We reviewed LIVKONTROL favourably back in April when it was initially released for iPad. It has just received a fairly hefty update, and is additionally now available for iPhone and Android (it is in fact the first Live controller available on the Android platform). With this in mind, we decided to take a look at the new version, and see what it has to offer. We looked specifically at the iPad version for this review.
LIVKONTROL is a controller that basically replicates Ableton’s ‘session view’, and is therefore really aimed primarily at live performance. The app links to your computer (OSX and Windows both supported) through a program called LKBRIDGE. The process of setting this all up is incredibly easy and you should have it all up and running in no time. Whilst this is maybe not the best looking controller app on the market, the interface does a good job of replicating the Ableton session view in a way that is easy to navigate around on a touch screen device. There are also some nice touches that utilize the iPad’s potential; for example, swiping with one finger scrolls around the session view, whilst swiping with two fingers switches between the different screens available within the app.
As well as the session view, there are screens to edit midi clips and screens to control various midi parameters. These extra screens are useful to an extent, but somewhat limited in their functionality. Whilst it’s nice to have the option of editing midi clips on your portable device, in all honesty it is a little fiddly, and you just don’t have access to the parameters you do when editing in the same way on your laptop. This is especially true now that the midi editing features have been revamped for Live 9. I can’t imagine that I would use this feature particularly often. There is a screen that uses an MPC style interface that can be fully assigned to launch any parameter in Live or to play a drum machine or midi instrument in real time – this does actually work pretty well, and it is easy to see how you might use this live. Finally there is a screen that is just a collection of assignable faders. You can obviously assign these faders to any parameter in Ableton, but again the practical use of this screen seems limited.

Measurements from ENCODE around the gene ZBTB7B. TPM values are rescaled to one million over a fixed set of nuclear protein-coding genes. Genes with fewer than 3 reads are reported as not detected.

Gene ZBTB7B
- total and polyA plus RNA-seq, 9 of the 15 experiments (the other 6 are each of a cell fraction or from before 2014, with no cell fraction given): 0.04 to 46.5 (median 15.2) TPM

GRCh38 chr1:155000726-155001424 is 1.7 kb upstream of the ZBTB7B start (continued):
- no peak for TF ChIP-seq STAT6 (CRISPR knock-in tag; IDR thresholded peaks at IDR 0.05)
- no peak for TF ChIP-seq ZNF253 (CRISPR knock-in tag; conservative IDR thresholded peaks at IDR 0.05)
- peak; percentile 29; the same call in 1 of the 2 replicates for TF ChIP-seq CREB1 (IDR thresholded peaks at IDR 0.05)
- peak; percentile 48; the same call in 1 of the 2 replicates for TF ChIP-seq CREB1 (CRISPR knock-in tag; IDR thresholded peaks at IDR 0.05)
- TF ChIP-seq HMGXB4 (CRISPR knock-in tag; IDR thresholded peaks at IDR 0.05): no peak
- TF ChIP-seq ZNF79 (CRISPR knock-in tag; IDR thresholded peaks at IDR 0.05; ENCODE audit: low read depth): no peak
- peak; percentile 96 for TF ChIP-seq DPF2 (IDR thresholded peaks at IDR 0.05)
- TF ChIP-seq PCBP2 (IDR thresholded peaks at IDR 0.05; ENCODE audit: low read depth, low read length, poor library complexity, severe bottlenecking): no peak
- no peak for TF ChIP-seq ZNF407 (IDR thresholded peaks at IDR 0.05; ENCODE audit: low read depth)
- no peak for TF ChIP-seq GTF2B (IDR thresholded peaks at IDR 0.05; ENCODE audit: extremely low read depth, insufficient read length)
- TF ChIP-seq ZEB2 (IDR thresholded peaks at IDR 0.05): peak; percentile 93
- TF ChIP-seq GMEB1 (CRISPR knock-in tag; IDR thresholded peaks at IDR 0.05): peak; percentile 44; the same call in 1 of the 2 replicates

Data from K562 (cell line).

It is not possible to label the faders, and as there are sixteen of them on this screen it could soon become confusing trying to remember which fader controls what. Thankfully, this isn’t too much of an issue, thanks to the brand new feature included in this new version of LIVKONTROL.
The marquee new feature of LIVKONTROL (and to my mind, the most impressive feature) is it’s ‘parameter control’; the way in which it now interacts with effects and sends. The app now automatically maps nearly all modifiable parameters from the effects in your session (see image below), allowing you to intuitively control EQ sweeps or wet/dry controls (for example) using the touch screen interface. The real beauty of this feature is that it is so easy to use – no time-consuming manual mapping to worry about, it works like a charm right from the off. It really is nice to have such intimate control of your session all from one screen; it certainly appears ideally suited to live performance.
There are perhaps a couple of small issues that are worth mentioning (although these are certainly not exclusively problems with LIVKONTROL). The touch screen interface is excellent for controlling faders but is less responsive than a hardware interface for effects that you need to switch on and off in perfect time with the music. It is also a shame that XY controls are not provided for in this particular controller – the iPad in particular would seem ideally suited to this.